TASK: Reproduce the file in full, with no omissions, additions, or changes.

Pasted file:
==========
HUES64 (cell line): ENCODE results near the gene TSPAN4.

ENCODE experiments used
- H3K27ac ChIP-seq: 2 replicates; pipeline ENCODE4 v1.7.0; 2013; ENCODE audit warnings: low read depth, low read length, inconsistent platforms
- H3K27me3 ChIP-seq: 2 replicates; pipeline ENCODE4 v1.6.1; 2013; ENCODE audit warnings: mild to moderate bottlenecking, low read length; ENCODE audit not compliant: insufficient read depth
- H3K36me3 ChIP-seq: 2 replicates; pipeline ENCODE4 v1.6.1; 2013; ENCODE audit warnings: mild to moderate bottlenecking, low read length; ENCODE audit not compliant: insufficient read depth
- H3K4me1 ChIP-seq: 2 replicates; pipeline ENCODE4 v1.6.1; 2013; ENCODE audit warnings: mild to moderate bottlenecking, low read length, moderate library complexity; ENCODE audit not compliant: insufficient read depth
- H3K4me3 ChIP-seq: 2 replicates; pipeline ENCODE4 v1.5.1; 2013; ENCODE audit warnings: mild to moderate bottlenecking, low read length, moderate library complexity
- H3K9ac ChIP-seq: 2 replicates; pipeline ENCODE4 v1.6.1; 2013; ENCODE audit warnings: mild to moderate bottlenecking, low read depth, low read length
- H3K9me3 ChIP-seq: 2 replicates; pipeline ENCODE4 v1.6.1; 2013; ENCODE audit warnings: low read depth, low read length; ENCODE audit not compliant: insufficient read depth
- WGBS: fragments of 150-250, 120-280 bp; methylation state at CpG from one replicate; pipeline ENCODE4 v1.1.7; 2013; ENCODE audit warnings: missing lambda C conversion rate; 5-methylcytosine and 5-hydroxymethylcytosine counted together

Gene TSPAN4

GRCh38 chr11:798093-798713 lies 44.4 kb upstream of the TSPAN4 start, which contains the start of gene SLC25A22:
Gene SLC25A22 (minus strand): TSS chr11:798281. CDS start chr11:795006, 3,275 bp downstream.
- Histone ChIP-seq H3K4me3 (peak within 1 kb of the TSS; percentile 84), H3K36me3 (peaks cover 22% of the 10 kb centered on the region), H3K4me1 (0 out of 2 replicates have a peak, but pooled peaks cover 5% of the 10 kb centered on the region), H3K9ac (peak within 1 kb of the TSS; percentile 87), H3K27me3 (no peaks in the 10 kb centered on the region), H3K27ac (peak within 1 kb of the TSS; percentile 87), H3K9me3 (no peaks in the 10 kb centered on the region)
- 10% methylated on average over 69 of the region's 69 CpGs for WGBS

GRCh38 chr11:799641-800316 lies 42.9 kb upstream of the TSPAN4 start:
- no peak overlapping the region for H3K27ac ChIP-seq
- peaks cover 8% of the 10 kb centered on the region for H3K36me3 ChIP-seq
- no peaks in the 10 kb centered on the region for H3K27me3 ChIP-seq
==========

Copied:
HUES64 (cell line): ENCODE results near the gene TSPAN4.

ENCODE experiments used
- H3K27ac ChIP-seq: 2 replicates; pipeline ENCODE4 v1.7.0; 2013; ENCODE audit warnings: low read depth, low read length, inconsistent platforms
- H3K27me3 ChIP-seq: 2 replicates; pipeline ENCODE4 v1.6.1; 2013; ENCODE audit warnings: mild to moderate bottlenecking, low read length; ENCODE audit not compliant: insufficient read depth
- H3K36me3 ChIP-seq: 2 replicates; pipeline ENCODE4 v1.6.1; 2013; ENCODE audit warnings: mild to moderate bottlenecking, low read length; ENCODE audit not compliant: insufficient read depth
- H3K4me1 ChIP-seq: 2 replicates; pipeline ENCODE4 v1.6.1; 2013; ENCODE audit warnings: mild to moderate bottlenecking, low read length, moderate library complexity; ENCODE audit not compliant: insufficient read depth
- H3K4me3 ChIP-seq: 2 replicates; pipeline ENCODE4 v1.5.1; 2013; ENCODE audit warnings: mild to moderate bottlenecking, low read length, moderate library complexity
- H3K9ac ChIP-seq: 2 replicates; pipeline ENCODE4 v1.6.1; 2013; ENCODE audit warnings: mild to moderate bottlenecking, low read depth, low read length
- H3K9me3 ChIP-seq: 2 replicates; pipeline ENCODE4 v1.6.1; 2013; ENCODE audit warnings: low read depth, low read length; ENCODE audit not compliant: insufficient read depth
- WGBS: fragments of 150-250, 120-280 bp; methylation state at CpG from one replicate; pipeline ENCODE4 v1.1.7; 2013; ENCODE audit warnings: missing lambda C conversion rate; 5-methylcytosine and 5-hydroxymethylcytosine counted together

Gene TSPAN4

GRCh38 chr11:798093-798713 lies 44.4 kb upstream of the TSPAN4 start, which contains the start of gene SLC25A22:
Gene SLC25A22 (minus strand): TSS chr11:798281. CDS start chr11:795006, 3,275 bp downstream.
- Histone ChIP-seq H3K4me3 (peak within 1 kb of the TSS; percentile 84), H3K36me3 (peaks cover 22% of the 10 kb centered on the region), H3K4me1 (0 out of 2 replicates have a peak, but pooled peaks cover 5% of the 10 kb centered on the region), H3K9ac (peak within 1 kb of the TSS; percentile 87), H3K27me3 (no peaks in the 10 kb centered on the region), H3K27ac (peak within 1 kb of the TSS; percentile 87), H3K9me3 (no peaks in the 10 kb centered on the region)
- 10% methylated on average over 69 of the region's 69 CpGs for WGBS

GRCh38 chr11:799641-800316 lies 42.9 kb upstream of the TSPAN4 start:
- no peak overlapping the region for H3K27ac ChIP-seq
- peaks cover 8% of the 10 kb centered on the region for H3K36me3 ChIP-seq
- no peaks in the 10 kb centered on the region for H3K27me3 ChIP-seq